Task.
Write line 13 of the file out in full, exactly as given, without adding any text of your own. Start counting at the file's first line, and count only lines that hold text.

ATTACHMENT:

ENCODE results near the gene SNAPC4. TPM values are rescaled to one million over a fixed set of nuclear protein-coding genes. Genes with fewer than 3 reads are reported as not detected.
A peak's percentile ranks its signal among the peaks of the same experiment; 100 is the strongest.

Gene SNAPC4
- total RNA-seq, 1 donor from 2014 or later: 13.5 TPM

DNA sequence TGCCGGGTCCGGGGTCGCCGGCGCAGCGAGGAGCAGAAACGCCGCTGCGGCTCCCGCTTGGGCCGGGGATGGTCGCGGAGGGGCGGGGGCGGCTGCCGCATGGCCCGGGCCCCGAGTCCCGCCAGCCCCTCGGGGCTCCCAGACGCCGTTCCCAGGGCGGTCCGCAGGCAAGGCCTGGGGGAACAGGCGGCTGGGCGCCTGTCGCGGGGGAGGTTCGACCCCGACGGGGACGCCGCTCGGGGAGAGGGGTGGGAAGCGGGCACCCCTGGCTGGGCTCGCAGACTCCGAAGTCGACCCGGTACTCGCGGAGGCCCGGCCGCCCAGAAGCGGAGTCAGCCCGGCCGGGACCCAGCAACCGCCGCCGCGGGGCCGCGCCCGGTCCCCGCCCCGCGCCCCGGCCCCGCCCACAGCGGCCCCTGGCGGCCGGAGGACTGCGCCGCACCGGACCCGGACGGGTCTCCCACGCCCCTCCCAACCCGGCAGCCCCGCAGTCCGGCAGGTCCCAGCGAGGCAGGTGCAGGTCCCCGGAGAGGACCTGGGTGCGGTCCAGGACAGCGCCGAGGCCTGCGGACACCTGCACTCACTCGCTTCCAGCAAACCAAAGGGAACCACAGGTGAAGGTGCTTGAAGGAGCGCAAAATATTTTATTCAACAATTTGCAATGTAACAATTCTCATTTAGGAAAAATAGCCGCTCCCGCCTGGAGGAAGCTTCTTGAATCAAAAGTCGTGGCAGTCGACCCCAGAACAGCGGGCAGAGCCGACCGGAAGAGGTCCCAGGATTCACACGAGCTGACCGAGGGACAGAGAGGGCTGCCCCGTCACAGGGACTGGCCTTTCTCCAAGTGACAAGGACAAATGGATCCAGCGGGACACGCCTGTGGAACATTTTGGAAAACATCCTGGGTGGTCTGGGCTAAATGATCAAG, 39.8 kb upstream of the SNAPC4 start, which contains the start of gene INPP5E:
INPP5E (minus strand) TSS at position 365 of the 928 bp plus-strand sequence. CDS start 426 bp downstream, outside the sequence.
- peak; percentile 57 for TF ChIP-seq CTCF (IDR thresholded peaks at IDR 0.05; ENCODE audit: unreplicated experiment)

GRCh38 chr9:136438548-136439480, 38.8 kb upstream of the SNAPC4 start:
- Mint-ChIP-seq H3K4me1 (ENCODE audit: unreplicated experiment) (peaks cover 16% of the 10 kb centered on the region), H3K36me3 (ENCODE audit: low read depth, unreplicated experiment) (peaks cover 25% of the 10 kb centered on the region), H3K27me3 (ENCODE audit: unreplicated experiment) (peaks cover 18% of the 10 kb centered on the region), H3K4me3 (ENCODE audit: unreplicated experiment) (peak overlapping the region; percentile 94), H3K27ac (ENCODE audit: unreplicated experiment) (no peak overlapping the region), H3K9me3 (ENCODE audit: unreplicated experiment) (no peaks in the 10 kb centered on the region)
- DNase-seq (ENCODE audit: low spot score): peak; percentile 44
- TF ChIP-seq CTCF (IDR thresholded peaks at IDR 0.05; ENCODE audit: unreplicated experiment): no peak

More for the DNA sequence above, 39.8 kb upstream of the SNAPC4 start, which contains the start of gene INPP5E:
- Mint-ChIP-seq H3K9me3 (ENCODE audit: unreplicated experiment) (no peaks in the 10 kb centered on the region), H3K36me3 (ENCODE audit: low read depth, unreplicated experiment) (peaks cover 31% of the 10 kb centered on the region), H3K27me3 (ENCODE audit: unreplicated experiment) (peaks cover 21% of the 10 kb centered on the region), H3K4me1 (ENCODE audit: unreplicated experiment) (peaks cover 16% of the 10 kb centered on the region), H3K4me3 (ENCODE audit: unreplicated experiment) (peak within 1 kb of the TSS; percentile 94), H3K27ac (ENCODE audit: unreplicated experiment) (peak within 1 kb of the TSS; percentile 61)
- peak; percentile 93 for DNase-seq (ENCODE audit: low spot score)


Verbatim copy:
- Mint-ChIP-seq H3K9me3 (ENCODE audit: unreplicated experiment) (no peaks in the 10 kb centered on the region), H3K36me3 (ENCODE audit: low read depth, unreplicated experiment) (peaks cover 31% of the 10 kb centered on the region), H3K27me3 (ENCODE audit: unreplicated experiment) (peaks cover 21% of the 10 kb centered on the region), H3K4me1 (ENCODE audit: unreplicated experiment) (peaks cover 16% of the 10 kb centered on the region), H3K4me3 (ENCODE audit: unreplicated experiment) (peak within 1 kb of the TSS; percentile 94), H3K27ac (ENCODE audit: unreplicated experiment) (peak within 1 kb of the TSS; percentile 61)